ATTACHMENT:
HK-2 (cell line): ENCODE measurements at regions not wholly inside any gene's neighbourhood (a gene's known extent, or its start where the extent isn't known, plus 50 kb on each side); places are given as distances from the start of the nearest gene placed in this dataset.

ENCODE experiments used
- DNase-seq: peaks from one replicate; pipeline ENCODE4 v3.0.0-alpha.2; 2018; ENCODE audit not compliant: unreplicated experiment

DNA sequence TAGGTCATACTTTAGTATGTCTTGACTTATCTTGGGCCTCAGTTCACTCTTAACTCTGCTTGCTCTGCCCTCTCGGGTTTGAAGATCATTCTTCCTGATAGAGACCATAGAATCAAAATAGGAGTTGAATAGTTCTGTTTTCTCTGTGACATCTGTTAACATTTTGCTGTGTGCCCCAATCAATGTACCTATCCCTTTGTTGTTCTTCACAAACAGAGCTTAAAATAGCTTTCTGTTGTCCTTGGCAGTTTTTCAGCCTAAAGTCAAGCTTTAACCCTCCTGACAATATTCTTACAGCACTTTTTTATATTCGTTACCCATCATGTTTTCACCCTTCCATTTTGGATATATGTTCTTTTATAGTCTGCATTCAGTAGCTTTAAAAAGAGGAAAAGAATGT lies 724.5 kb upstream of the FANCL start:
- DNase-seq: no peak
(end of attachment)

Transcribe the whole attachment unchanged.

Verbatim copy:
HK-2 (cell line): ENCODE measurements at regions not wholly inside any gene's neighbourhood (a gene's known extent, or its start where the extent isn't known, plus 50 kb on each side); places are given as distances from the start of the nearest gene placed in this dataset.

ENCODE experiments used
- DNase-seq: peaks from one replicate; pipeline ENCODE4 v3.0.0-alpha.2; 2018; ENCODE audit not compliant: unreplicated experiment

DNA sequence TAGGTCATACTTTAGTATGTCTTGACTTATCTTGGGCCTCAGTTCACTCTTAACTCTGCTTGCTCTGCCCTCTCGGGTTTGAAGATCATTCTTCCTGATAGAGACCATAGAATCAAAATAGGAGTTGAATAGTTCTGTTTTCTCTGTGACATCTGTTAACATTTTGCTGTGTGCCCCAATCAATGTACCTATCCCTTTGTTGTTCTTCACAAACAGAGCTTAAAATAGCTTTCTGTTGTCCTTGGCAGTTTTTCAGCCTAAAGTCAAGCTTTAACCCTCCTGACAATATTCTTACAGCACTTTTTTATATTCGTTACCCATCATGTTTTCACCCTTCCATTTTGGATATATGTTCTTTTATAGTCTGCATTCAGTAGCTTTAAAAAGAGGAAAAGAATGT lies 724.5 kb upstream of the FANCL start:
- DNase-seq: no peak